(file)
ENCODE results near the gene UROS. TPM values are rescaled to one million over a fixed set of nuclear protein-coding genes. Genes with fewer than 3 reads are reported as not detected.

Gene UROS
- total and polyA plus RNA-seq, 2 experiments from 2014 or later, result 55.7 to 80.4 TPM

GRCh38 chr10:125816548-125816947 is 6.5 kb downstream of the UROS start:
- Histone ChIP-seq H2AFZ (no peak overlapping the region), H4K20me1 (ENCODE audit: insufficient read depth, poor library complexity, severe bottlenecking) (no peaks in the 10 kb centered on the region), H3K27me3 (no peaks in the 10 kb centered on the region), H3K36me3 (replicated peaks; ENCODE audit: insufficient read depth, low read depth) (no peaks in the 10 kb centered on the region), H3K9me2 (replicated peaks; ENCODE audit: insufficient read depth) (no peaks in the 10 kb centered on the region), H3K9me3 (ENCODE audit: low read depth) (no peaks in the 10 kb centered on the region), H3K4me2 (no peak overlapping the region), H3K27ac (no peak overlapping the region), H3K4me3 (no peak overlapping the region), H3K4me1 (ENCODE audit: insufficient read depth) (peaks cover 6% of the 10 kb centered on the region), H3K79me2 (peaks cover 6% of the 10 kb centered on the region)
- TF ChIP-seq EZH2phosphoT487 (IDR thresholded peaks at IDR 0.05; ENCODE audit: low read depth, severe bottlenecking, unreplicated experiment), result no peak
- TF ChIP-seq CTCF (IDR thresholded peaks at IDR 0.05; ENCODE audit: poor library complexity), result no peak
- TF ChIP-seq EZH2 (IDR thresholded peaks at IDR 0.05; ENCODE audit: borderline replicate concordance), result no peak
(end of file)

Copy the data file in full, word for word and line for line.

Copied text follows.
ENCODE results near the gene UROS. TPM values are rescaled to one million over a fixed set of nuclear protein-coding genes. Genes with fewer than 3 reads are reported as not detected.

Gene UROS
- total and polyA plus RNA-seq, 2 experiments from 2014 or later, result 55.7 to 80.4 TPM

GRCh38 chr10:125816548-125816947 is 6.5 kb downstream of the UROS start:
- Histone ChIP-seq H2AFZ (no peak overlapping the region), H4K20me1 (ENCODE audit: insufficient read depth, poor library complexity, severe bottlenecking) (no peaks in the 10 kb centered on the region), H3K27me3 (no peaks in the 10 kb centered on the region), H3K36me3 (replicated peaks; ENCODE audit: insufficient read depth, low read depth) (no peaks in the 10 kb centered on the region), H3K9me2 (replicated peaks; ENCODE audit: insufficient read depth) (no peaks in the 10 kb centered on the region), H3K9me3 (ENCODE audit: low read depth) (no peaks in the 10 kb centered on the region), H3K4me2 (no peak overlapping the region), H3K27ac (no peak overlapping the region), H3K4me3 (no peak overlapping the region), H3K4me1 (ENCODE audit: insufficient read depth) (peaks cover 6% of the 10 kb centered on the region), H3K79me2 (peaks cover 6% of the 10 kb centered on the region)
- TF ChIP-seq EZH2phosphoT487 (IDR thresholded peaks at IDR 0.05; ENCODE audit: low read depth, severe bottlenecking, unreplicated experiment), result no peak
- TF ChIP-seq CTCF (IDR thresholded peaks at IDR 0.05; ENCODE audit: poor library complexity), result no peak
- TF ChIP-seq EZH2 (IDR thresholded peaks at IDR 0.05; ENCODE audit: borderline replicate concordance), result no peak